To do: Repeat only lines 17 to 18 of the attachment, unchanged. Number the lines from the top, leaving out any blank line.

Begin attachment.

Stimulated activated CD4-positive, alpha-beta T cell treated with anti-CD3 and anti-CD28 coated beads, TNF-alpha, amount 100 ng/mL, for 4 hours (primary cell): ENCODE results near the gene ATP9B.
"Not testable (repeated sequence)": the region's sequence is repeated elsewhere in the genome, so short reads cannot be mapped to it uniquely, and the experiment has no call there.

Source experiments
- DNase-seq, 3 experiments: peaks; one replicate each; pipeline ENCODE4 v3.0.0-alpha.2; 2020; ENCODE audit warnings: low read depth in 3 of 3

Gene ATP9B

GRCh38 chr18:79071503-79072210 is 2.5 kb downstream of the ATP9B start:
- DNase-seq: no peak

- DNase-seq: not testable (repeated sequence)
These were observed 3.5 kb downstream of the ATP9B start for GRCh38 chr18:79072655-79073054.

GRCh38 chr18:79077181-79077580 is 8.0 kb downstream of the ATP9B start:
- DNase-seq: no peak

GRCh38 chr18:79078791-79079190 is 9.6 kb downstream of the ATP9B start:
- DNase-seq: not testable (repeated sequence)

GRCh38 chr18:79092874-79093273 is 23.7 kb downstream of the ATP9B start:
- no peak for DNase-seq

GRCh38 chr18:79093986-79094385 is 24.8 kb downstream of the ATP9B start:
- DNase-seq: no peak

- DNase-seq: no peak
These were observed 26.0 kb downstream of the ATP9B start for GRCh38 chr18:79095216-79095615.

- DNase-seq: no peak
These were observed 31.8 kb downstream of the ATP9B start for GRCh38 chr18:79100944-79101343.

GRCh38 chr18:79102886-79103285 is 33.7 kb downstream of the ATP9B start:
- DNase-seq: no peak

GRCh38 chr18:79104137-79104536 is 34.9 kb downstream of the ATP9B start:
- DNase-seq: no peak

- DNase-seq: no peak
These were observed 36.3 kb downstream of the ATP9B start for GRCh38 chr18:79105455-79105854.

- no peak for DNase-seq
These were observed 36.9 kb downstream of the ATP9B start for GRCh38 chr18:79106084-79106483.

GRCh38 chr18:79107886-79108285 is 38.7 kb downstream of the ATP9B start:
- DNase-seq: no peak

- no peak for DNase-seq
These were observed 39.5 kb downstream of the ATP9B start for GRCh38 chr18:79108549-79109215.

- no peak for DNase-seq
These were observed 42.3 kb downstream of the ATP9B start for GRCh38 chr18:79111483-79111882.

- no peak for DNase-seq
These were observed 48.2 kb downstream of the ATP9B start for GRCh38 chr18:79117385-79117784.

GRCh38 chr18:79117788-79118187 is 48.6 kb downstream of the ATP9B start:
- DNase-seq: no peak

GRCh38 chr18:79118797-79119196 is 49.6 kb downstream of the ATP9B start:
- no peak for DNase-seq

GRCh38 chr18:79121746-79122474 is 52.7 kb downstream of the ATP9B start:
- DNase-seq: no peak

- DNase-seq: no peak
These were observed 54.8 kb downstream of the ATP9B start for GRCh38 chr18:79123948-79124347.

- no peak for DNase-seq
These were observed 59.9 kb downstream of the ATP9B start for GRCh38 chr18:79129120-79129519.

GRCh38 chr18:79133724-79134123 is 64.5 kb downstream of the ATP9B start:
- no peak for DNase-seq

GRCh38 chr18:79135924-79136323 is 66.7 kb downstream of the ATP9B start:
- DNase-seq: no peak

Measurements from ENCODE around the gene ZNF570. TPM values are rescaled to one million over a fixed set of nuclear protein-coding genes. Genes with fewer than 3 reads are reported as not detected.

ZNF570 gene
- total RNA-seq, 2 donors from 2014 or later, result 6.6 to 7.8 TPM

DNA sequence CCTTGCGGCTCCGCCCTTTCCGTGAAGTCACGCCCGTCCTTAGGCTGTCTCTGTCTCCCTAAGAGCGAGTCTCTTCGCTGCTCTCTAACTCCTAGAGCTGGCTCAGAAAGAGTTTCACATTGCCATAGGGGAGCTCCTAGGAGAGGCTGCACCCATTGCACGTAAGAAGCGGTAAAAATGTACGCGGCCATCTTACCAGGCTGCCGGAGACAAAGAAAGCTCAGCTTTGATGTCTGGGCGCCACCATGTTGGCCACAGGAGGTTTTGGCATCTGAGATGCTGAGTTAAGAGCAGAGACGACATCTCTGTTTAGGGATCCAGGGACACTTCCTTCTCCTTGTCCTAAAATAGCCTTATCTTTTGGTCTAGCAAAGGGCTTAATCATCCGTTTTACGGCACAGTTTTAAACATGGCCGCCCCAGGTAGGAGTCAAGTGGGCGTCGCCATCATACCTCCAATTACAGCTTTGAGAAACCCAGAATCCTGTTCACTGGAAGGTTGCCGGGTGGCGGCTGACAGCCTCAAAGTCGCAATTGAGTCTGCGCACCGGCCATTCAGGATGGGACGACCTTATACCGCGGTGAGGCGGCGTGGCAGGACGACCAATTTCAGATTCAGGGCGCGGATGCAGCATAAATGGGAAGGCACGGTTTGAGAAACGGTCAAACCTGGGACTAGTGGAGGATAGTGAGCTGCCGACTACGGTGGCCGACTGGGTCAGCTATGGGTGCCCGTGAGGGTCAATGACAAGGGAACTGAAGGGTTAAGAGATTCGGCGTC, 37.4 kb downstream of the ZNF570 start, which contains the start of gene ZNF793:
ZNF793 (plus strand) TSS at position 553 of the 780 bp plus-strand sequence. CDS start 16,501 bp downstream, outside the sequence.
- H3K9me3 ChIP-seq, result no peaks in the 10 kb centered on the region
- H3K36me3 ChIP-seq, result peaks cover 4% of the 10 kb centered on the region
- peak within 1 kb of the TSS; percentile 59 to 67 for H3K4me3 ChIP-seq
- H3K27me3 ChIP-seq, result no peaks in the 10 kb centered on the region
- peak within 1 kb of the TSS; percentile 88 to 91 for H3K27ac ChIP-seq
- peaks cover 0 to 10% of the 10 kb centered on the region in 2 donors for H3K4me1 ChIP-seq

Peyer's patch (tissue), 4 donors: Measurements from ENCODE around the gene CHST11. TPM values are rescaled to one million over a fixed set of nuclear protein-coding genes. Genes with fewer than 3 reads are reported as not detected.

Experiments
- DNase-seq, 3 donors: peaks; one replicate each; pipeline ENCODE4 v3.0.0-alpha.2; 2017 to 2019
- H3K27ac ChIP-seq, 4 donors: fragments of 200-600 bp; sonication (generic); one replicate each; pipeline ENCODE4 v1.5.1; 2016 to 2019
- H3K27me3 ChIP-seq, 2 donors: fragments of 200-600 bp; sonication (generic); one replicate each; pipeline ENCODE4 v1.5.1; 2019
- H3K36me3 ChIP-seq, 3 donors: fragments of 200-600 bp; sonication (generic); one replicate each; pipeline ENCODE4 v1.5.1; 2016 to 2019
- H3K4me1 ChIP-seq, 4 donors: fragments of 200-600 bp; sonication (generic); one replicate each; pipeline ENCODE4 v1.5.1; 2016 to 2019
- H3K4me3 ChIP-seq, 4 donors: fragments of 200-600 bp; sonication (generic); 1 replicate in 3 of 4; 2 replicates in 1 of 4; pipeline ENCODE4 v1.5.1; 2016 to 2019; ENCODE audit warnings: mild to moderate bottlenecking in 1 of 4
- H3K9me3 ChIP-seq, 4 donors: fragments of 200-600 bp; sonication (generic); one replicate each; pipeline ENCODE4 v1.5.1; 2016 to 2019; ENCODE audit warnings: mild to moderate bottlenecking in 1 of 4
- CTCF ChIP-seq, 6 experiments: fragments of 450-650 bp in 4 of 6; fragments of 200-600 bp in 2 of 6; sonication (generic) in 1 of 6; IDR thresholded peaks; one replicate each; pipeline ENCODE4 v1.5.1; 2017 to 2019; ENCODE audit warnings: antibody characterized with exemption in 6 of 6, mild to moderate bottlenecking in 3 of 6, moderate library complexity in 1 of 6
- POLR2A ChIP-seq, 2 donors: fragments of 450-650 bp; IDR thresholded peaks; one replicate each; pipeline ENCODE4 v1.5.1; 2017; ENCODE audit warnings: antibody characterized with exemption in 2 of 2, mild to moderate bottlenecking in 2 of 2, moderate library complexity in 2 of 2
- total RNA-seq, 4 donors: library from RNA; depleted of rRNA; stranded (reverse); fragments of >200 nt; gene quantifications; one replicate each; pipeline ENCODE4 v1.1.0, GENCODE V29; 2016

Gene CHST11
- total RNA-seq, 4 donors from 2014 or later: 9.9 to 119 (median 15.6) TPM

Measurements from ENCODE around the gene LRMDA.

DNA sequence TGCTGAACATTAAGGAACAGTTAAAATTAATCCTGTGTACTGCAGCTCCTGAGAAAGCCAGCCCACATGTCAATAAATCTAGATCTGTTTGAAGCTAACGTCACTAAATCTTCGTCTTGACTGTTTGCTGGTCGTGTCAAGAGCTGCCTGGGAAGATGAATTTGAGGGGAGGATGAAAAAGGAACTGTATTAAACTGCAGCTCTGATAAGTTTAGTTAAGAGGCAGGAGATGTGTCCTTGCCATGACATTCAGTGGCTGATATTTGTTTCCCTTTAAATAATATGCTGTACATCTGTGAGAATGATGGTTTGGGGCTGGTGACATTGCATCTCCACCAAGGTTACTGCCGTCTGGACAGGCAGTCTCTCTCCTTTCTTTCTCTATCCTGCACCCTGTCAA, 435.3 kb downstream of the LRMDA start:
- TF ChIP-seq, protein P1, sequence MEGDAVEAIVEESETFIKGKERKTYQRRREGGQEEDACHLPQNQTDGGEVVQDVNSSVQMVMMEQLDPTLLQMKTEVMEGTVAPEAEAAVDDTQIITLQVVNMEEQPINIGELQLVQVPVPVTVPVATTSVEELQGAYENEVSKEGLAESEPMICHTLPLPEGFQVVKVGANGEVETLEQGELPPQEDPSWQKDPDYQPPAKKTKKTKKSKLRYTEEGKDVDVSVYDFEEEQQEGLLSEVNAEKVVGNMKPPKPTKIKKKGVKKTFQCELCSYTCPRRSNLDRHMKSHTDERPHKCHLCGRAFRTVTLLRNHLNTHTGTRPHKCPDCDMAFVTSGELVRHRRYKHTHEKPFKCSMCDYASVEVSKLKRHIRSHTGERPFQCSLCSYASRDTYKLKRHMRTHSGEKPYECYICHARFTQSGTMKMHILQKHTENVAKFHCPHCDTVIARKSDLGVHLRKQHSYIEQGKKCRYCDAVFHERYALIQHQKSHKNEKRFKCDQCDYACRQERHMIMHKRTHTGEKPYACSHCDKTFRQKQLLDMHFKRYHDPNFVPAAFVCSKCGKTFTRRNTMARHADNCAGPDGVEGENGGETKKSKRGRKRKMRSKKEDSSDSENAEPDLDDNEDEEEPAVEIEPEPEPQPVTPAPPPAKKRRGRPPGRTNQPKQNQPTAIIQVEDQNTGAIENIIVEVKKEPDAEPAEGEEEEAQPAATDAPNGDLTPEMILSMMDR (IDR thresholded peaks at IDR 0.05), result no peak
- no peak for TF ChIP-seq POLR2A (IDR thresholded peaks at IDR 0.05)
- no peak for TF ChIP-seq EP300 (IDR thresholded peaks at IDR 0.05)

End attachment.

- DNase-seq: no peak

- DNase-seq: no peak